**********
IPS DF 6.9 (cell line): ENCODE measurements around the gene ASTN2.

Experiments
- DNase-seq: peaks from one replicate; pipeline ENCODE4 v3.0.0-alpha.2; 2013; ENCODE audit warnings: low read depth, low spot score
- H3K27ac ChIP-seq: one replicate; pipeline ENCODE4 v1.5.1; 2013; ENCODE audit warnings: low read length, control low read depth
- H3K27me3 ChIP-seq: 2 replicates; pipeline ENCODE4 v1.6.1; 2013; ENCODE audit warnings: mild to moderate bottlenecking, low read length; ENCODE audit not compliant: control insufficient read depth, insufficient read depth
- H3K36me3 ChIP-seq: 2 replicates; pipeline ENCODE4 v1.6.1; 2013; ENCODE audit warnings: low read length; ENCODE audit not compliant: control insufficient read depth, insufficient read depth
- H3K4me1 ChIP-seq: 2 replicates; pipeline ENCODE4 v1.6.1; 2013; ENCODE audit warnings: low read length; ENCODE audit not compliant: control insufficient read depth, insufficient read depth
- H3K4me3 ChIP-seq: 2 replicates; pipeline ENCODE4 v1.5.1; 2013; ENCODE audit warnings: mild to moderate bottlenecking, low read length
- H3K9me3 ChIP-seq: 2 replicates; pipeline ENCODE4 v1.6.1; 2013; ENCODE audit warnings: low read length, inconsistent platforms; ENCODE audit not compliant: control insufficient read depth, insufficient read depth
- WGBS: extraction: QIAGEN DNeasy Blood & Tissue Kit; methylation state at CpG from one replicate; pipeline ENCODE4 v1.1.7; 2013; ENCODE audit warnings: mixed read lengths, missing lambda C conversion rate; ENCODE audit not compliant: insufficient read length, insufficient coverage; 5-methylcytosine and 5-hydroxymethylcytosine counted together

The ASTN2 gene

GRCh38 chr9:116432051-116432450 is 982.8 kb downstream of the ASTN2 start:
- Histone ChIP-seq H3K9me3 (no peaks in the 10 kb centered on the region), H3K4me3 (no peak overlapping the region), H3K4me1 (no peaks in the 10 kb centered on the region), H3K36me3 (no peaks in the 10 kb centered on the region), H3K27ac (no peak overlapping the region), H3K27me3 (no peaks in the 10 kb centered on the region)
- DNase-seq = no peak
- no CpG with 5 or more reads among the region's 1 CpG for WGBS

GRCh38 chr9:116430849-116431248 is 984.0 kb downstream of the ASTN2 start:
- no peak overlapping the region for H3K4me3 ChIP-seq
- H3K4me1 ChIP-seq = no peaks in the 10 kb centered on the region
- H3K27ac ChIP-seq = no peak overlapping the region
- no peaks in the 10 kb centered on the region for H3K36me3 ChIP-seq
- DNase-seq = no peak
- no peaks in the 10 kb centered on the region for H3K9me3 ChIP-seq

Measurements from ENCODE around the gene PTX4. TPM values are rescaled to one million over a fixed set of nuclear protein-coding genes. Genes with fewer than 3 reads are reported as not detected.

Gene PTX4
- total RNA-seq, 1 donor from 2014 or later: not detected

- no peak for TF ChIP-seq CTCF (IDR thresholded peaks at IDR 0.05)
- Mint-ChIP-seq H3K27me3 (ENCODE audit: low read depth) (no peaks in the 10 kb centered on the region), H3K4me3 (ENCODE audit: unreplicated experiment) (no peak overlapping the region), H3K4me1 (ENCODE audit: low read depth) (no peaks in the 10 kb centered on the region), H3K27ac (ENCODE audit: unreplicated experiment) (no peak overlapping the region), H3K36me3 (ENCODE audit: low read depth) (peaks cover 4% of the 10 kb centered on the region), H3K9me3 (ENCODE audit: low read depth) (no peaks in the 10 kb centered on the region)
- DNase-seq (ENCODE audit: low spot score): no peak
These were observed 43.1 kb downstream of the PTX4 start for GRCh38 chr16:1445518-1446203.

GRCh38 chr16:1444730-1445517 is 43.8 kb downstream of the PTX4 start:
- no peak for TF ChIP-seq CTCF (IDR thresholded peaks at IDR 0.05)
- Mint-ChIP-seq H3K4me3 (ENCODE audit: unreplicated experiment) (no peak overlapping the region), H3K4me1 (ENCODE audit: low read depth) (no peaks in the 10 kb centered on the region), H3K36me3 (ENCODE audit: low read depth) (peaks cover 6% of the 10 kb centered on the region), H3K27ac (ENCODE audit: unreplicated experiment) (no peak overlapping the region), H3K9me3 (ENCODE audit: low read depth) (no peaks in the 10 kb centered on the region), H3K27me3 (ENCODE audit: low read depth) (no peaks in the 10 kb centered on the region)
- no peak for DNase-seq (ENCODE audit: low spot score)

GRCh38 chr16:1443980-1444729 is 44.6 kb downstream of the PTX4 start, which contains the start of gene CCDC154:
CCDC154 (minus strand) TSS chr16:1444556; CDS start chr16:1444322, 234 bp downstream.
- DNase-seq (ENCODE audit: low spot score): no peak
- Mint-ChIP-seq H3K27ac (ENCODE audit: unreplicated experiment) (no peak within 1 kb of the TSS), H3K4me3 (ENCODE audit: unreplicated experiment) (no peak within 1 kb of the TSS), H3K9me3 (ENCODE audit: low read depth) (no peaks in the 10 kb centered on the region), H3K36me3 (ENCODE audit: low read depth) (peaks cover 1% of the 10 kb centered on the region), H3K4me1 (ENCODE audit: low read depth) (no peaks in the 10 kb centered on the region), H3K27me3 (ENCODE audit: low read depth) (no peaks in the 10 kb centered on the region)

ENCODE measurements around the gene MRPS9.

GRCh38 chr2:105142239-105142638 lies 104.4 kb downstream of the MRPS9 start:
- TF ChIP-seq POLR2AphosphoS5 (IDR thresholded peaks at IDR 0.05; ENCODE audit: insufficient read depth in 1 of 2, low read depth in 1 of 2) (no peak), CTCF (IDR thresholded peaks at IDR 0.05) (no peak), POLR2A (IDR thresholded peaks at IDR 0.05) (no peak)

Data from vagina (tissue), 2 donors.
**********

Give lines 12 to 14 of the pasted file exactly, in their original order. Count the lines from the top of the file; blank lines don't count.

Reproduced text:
GRCh38 chr9:116432051-116432450 is 982.8 kb downstream of the ASTN2 start:
- Histone ChIP-seq H3K9me3 (no peaks in the 10 kb centered on the region), H3K4me3 (no peak overlapping the region), H3K4me1 (no peaks in the 10 kb centered on the region), H3K36me3 (no peaks in the 10 kb centered on the region), H3K27ac (no peak overlapping the region), H3K27me3 (no peaks in the 10 kb centered on the region)
- DNase-seq = no peak